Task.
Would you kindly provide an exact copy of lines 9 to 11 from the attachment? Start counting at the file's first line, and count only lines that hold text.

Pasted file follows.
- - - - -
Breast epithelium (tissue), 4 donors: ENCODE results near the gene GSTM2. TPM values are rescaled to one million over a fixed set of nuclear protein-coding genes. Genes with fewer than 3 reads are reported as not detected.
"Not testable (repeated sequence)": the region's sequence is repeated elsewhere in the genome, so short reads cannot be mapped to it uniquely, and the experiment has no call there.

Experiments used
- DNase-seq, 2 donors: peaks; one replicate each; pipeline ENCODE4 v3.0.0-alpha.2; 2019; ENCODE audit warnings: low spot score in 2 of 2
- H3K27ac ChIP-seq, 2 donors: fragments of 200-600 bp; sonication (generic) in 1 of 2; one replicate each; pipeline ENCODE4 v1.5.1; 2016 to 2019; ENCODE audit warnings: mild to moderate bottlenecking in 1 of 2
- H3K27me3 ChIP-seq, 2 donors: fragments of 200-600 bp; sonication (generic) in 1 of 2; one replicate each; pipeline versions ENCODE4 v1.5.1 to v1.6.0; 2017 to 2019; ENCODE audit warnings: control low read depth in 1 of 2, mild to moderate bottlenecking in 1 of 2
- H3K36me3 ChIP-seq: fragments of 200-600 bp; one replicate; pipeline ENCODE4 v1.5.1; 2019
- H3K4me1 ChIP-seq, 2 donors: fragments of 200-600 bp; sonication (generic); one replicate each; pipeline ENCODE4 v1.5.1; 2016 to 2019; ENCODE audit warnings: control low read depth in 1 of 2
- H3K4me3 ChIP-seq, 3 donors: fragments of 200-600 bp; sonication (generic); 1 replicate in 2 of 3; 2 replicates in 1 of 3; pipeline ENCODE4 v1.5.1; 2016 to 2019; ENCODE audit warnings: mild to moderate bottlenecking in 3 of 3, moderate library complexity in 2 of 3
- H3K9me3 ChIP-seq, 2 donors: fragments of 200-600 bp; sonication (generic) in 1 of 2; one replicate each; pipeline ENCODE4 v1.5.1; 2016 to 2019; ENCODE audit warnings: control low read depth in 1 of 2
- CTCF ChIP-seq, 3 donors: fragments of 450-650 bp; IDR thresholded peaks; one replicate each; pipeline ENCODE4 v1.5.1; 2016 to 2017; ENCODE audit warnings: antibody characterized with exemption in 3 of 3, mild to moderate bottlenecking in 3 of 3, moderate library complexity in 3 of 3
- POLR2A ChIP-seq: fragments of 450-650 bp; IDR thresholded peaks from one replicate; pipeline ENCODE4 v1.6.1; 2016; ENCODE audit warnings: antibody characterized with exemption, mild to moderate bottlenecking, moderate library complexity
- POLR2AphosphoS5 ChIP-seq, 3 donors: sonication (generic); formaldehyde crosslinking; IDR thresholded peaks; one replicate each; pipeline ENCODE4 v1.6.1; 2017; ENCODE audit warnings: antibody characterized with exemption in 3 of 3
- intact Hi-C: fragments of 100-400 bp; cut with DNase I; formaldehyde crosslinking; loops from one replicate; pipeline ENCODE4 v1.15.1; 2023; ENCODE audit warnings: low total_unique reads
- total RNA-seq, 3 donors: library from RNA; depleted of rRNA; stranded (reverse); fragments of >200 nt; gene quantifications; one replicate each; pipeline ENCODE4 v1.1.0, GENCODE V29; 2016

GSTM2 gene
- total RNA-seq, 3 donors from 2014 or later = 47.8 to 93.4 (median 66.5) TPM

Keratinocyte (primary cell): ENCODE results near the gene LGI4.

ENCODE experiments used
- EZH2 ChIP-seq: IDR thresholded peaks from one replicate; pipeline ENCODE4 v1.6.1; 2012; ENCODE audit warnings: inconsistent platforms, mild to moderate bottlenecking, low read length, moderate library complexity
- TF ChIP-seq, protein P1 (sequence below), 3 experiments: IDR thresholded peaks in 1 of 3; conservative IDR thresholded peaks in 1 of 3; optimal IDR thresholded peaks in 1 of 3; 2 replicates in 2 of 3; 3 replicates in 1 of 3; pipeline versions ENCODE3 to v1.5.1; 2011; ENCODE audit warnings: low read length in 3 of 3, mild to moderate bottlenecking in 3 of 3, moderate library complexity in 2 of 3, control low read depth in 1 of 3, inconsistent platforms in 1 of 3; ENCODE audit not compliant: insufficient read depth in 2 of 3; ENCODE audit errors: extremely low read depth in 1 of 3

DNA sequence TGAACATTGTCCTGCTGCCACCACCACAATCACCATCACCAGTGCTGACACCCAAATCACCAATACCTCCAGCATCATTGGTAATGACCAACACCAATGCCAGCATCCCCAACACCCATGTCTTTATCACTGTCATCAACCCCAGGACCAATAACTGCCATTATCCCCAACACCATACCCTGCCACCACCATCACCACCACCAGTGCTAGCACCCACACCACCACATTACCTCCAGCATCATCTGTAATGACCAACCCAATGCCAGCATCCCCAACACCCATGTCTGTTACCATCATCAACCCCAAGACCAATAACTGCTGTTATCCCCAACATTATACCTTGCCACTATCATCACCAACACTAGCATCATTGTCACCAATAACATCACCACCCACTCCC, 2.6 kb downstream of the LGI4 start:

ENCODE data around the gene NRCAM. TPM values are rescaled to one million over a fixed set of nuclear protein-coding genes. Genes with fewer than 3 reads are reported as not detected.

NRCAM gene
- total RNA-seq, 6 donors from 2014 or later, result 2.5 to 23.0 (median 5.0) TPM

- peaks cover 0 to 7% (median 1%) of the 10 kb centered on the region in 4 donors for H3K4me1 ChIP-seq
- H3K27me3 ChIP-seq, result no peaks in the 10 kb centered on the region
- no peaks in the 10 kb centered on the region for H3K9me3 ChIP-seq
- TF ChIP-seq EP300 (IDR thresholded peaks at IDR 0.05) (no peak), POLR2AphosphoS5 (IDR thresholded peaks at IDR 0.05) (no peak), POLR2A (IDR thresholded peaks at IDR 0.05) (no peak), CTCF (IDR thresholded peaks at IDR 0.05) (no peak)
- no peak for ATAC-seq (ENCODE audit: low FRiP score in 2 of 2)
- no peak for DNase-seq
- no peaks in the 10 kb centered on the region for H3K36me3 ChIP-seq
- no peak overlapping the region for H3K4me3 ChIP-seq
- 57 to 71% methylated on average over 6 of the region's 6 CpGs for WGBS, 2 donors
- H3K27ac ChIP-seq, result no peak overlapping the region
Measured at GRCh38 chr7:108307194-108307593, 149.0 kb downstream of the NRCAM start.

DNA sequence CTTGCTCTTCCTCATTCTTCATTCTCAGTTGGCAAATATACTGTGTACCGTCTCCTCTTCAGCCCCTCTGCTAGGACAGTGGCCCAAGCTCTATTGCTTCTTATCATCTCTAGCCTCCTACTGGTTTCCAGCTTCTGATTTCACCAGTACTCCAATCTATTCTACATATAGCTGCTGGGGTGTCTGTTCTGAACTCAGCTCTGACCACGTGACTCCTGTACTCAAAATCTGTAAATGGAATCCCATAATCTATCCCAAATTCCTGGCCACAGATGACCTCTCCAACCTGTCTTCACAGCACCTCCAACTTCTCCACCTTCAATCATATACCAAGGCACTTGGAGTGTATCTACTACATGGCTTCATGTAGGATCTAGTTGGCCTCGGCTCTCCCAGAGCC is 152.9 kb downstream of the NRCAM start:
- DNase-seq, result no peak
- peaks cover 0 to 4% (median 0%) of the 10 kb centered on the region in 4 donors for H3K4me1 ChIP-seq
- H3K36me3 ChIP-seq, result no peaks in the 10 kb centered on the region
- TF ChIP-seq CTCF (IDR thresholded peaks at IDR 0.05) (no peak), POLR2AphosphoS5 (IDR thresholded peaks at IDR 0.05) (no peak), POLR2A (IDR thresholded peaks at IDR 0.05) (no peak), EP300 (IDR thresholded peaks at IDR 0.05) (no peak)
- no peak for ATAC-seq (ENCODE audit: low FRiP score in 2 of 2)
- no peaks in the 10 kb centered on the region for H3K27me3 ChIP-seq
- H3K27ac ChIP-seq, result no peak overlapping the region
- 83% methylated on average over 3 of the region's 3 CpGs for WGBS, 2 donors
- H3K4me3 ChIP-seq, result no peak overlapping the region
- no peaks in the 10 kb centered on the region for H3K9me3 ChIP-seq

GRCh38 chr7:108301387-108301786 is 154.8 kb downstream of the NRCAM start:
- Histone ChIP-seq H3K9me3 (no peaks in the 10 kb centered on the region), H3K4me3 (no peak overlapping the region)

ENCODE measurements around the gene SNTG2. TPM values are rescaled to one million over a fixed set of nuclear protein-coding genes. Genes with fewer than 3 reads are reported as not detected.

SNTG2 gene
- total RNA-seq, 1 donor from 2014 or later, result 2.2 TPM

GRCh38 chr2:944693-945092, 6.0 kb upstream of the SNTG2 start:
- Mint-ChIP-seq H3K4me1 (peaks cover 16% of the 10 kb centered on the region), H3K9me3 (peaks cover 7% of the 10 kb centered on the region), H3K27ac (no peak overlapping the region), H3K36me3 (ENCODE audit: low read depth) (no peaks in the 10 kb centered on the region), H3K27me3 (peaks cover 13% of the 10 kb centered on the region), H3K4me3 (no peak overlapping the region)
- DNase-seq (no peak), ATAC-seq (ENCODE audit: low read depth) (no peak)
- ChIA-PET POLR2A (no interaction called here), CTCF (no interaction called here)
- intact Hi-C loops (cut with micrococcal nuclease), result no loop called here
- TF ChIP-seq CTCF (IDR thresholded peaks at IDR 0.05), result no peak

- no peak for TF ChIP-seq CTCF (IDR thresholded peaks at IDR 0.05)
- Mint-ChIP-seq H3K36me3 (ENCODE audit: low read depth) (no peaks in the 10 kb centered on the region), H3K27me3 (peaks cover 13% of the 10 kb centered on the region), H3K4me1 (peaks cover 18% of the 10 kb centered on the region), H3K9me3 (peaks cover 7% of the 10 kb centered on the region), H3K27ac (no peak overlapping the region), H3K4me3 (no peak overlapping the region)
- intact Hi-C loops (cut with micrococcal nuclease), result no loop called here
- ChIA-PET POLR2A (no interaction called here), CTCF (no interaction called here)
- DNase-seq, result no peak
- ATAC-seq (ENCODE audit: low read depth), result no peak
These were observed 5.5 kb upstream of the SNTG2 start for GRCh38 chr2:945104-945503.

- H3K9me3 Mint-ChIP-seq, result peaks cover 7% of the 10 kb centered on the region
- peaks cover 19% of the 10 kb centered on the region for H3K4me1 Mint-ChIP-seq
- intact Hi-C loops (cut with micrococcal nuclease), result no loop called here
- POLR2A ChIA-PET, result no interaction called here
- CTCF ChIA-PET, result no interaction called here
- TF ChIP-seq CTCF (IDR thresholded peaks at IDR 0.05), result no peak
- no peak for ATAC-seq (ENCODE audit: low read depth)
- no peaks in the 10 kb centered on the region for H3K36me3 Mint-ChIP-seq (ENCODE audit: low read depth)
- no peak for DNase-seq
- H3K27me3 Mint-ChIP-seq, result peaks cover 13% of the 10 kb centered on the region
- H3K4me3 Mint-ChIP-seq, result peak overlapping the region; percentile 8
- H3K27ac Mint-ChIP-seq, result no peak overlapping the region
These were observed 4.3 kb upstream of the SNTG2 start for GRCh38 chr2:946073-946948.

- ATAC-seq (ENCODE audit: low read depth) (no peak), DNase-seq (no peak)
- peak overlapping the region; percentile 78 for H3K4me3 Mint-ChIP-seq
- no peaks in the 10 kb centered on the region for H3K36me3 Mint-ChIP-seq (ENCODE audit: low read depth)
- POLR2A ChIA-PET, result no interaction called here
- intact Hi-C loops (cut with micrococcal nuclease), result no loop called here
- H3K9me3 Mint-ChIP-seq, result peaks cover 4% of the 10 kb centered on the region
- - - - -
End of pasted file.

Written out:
- H3K4me3 ChIP-seq, 3 donors: fragments of 200-600 bp; sonication (generic); 1 replicate in 2 of 3; 2 replicates in 1 of 3; pipeline ENCODE4 v1.5.1; 2016 to 2019; ENCODE audit warnings: mild to moderate bottlenecking in 3 of 3, moderate library complexity in 2 of 3
- H3K9me3 ChIP-seq, 2 donors: fragments of 200-600 bp; sonication (generic) in 1 of 2; one replicate each; pipeline ENCODE4 v1.5.1; 2016 to 2019; ENCODE audit warnings: control low read depth in 1 of 2
- CTCF ChIP-seq, 3 donors: fragments of 450-650 bp; IDR thresholded peaks; one replicate each; pipeline ENCODE4 v1.5.1; 2016 to 2017; ENCODE audit warnings: antibody characterized with exemption in 3 of 3, mild to moderate bottlenecking in 3 of 3, moderate library complexity in 3 of 3